The Asian scholar Arthur Waley once wrote:
All argument consists in proceeding from the known to the unknown, in persuading people that the new thing you want them to think is not essentially different from or at any rate is not inconsistent with the old things they think already. This is the method of science, just as much as it is the method of rhetoric and poetry. But, as between science and forms of appeal such as poetry, there is a great difference in the nature of the link that joins the new to the old. Science shows that the new follows from the old according to the same principles that built up the old. “If you don’t accept what I now ask you to believe,” the scientist says, “you have no right to go on believing what you believe already.” The link used by science is a logical one. Poetry and rhetoric are also concerned with bridging the gap between the new and the old; but they do not need to build a formal bridge. What they fling across the intervening space is a mere filament such as no sober foot would dare to tread. But it is not with the sober that poetry and eloquence have to deal. Their te, their essential power, consists in so intoxicating us that, endowed with the recklessness of drunken men, we dance across the chasm, hardly aware how we reached the other side.” (Waley 1934, Introduction, pp. 96-97)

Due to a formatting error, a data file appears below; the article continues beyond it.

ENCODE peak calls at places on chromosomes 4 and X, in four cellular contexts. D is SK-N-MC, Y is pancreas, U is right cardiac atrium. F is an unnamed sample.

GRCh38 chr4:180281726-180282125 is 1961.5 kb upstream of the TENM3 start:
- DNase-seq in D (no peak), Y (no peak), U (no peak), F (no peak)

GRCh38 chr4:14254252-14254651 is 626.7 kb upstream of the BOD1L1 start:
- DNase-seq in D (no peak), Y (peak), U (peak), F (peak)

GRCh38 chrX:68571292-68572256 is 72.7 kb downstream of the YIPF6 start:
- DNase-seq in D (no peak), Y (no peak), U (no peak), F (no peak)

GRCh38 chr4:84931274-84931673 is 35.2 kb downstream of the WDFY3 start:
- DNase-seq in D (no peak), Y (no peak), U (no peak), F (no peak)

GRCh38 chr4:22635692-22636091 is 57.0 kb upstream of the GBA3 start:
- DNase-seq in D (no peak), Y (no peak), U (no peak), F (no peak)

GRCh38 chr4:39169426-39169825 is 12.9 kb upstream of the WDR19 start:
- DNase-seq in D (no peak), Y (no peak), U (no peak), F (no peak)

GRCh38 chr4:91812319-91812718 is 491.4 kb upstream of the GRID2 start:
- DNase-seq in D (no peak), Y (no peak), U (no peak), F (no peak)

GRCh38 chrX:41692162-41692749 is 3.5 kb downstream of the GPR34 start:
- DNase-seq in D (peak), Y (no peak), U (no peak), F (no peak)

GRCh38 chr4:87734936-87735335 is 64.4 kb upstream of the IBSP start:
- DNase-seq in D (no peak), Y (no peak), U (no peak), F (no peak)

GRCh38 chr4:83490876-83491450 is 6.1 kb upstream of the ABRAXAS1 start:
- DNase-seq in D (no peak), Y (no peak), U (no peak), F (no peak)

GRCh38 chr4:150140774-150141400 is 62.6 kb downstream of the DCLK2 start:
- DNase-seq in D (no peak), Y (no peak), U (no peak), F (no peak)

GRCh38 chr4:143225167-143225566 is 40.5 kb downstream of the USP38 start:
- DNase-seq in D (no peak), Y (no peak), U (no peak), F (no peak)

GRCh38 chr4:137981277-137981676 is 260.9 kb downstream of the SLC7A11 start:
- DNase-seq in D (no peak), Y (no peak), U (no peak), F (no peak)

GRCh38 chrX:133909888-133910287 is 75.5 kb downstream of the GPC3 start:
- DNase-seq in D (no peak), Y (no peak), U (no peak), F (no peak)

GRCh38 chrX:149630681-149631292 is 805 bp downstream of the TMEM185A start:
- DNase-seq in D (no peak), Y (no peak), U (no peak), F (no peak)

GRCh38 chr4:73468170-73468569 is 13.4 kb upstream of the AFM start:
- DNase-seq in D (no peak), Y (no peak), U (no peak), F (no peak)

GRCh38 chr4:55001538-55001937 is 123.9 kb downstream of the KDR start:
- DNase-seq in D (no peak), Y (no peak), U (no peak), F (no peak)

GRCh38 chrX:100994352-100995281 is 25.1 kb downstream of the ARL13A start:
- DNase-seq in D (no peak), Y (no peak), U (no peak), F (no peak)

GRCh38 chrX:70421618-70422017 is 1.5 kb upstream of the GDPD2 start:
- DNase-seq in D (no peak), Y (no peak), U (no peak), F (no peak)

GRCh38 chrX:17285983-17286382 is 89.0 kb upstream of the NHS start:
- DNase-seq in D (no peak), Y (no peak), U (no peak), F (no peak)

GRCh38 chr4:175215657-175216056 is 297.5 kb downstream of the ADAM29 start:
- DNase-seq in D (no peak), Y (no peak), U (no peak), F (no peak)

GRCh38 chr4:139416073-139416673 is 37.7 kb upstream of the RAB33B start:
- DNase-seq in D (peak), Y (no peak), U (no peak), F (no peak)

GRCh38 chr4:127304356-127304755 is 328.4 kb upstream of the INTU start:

Arthur Waley : The Way and its Power: A Study of the Tao Te Ching and its Place in Chinese Thought. London, UK: George Allen and Unwin.